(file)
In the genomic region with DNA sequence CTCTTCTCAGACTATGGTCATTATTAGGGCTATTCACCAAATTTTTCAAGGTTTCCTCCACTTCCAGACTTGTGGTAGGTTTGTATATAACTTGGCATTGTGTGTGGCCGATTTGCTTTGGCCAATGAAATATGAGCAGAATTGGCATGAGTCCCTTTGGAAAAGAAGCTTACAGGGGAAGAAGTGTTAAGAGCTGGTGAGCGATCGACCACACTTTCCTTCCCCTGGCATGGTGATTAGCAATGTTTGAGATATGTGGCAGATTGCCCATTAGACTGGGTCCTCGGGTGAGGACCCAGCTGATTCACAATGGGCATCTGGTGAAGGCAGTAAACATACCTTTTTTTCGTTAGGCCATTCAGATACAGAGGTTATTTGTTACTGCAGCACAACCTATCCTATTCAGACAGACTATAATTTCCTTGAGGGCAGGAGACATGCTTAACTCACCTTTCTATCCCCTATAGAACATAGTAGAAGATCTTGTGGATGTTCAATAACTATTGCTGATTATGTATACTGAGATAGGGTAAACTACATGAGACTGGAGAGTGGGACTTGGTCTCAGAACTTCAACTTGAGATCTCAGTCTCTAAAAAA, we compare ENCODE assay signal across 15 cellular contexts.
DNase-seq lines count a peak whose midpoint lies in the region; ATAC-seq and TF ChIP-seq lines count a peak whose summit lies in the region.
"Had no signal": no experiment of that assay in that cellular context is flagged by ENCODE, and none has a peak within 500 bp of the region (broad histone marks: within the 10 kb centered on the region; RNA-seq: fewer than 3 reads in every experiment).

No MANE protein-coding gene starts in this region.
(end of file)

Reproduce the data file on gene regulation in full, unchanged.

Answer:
In the genomic region with DNA sequence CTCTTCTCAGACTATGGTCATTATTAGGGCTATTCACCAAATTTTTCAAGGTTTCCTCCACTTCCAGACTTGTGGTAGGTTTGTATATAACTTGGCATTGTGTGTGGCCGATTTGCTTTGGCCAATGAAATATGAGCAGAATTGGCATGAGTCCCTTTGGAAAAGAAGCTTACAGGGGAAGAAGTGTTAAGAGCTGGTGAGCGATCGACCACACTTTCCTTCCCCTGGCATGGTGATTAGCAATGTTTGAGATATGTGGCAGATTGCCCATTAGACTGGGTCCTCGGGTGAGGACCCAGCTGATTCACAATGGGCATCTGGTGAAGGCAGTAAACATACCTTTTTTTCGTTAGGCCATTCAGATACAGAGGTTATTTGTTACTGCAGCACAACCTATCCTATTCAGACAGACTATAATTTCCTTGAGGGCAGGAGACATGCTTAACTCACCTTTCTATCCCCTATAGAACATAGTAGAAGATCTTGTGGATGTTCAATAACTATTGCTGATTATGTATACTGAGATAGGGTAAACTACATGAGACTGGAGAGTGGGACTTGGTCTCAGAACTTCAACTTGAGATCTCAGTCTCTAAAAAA, we compare ENCODE assay signal across 15 cellular contexts.
DNase-seq lines count a peak whose midpoint lies in the region; ATAC-seq and TF ChIP-seq lines count a peak whose summit lies in the region.
"Had no signal": no experiment of that assay in that cellular context is flagged by ENCODE, and none has a peak within 500 bp of the region (broad histone marks: within the 10 kb centered on the region; RNA-seq: fewer than 3 reads in every experiment).

No MANE protein-coding gene starts in this region.